Forms & Fictions

Psychic fragments from Charles-Henry Bédué

Photography and words by Charles-Henry Bédué
Edited by Elizabeth Breiner

My speech is imperfect. Not because I want to shine with words, but out of the impossibility of finding those words, I speak in images. With nothing else can I express the words from the depths.


My work is an exploration of my own psyche as it connects to the world’s. It cures it, clears it, helps me to evolve.

Through the pure and diligent observation of my daily life, composed of travels in France and abroad, my vision is made manifest in autonomous aesthetic experiences that attempt to highlight a bridge for communication between inner and outer worlds.

In the obscurity of something exterior, I discover without recognizing it, my own psychic life.


Three major threads of study have emerged over the years, from a point always teetering on the precipice between figuration and abstraction:

La Famille (family), L’Errance (wandering), L’Habit (habit).

These three complimentary themes originate from the same source and are destined to converge – like three rivers in the same river bed – in a book entitled The Cult of the Self.

In the shadows of my pictures – my hieroglyphic language – words are always hiding. I wander in the outer world for signs and the inner world for words.

A quote, to me, is like a picture—when I wander in the universe of a book and see a quote to underline, it is like wandering in real life with my camera and capturing something that make intuitive sense; in both situations, a psychic fragment is captured.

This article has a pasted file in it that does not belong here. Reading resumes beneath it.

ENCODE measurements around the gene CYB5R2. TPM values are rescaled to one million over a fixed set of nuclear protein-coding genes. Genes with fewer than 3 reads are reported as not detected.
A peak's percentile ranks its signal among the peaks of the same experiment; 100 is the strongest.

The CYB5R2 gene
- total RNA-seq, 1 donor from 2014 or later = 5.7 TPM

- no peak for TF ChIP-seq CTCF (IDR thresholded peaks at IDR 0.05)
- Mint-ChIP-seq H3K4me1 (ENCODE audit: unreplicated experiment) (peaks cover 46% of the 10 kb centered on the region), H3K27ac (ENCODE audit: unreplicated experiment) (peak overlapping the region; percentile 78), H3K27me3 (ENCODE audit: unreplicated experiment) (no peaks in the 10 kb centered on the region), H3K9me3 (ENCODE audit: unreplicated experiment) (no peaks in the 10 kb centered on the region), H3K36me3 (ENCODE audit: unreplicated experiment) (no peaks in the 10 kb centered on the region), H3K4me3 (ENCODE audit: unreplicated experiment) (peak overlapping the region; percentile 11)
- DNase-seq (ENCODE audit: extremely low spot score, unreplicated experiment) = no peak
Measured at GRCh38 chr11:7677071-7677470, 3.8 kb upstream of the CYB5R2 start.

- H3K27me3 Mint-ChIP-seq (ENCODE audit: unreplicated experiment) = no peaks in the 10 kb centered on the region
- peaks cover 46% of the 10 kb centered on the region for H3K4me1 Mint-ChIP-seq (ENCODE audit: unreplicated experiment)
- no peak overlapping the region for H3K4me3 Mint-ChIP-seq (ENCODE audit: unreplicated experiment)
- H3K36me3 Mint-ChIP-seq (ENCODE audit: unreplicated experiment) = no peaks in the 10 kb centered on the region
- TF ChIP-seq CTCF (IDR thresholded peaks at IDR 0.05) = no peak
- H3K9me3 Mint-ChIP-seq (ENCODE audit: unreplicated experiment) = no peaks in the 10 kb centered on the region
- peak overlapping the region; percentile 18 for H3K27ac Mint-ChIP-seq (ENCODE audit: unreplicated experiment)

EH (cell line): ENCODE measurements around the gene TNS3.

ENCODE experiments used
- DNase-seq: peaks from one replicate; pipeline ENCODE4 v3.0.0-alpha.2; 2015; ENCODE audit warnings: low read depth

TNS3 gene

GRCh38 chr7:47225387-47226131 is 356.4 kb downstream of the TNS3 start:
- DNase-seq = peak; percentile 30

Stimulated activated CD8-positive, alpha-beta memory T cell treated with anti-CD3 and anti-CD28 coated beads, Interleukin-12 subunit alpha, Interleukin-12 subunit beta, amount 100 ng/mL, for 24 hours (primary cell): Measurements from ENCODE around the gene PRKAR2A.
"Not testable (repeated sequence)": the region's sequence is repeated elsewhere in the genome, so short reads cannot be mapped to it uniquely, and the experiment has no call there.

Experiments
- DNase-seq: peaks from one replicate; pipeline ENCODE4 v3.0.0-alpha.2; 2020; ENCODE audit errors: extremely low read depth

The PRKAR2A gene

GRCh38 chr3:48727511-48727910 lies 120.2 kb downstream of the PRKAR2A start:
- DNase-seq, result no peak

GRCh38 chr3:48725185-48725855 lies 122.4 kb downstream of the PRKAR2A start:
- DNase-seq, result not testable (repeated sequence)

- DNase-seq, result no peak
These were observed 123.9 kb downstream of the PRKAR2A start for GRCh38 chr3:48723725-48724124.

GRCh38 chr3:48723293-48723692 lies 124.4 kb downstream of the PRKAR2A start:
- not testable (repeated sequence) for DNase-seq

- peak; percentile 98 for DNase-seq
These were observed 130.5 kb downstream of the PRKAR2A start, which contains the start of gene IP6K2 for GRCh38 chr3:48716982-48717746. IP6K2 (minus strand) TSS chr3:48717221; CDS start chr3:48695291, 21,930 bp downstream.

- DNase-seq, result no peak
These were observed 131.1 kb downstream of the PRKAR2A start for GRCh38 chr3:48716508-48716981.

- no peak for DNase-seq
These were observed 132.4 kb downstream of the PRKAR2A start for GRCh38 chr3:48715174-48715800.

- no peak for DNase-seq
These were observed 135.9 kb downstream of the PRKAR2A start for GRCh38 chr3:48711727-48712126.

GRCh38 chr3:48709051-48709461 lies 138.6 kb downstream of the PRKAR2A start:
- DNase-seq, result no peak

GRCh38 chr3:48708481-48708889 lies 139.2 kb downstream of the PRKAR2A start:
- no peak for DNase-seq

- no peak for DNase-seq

The art of writing books is not yet invented. But it is at the point of being invented. Fragments of this nature are literary seeds. There may be many an infertile grain among them: nevertheless, if only some come up!


My journey started ten years ago while I left my country and family (a primal subject to whom I always return in Domaine de La Marguerette) to live for seven years abroad in China. It was the beginning of my individualization process. I was searching for familiar feelings in the unknown depth underlying the surface of ordinary events—all in pursuit of The Self.

The labyrinth is thoroughly known. We have only to follow the thread of the hero’s path, and where we had thought to find an abomination, we shall find a god. And where we had thought to slay another, we shall slay ourselves. Where we had thought to travel outward, we will come to the center of our own existence. And where we had thought to be alone, we will be with all the world.


Charles Henry Bedue Agripee L'Habit Fait Le Moine
Charles-Henry_Bedues-Jambes croisees

A picture is an encounter between the absolute and the relative. This notion cannot be understood in each individual picture, but that is why it is the road travelled that matters more than the particular subject.

An image itself is not enough — it must find a place somewhere, like a word within a sentence. And sentence by sentence, I write a book: an imprint of my soul.

When I first made my move to China, I initially had to cover events in order to make a living – this is how the series L’Habit Fait Le Moine began. It was a horrible job at the beginning: I suppressed my instincts because of pre-existing prejudices I had about what was useful, meaningful, beautiful, correct… But over the course of my experience I felt step by step that there was no difference between walking alone in a forest, observing nature; in a suburb observing factories; or in the crowd, observing humans. By taking distance from my emotions in any situation, I face abstract patterns, outward representations of my psyche.

To paraphrase Byron—with humor—I would ask:

Are not the mountains, waves, and skies – cities, trash and fashionable people – a part of me and of my soul, as I of them?

Nature is a temple where the living pillars
Sometimes emit confused speech;
Man passes through the forests of symbols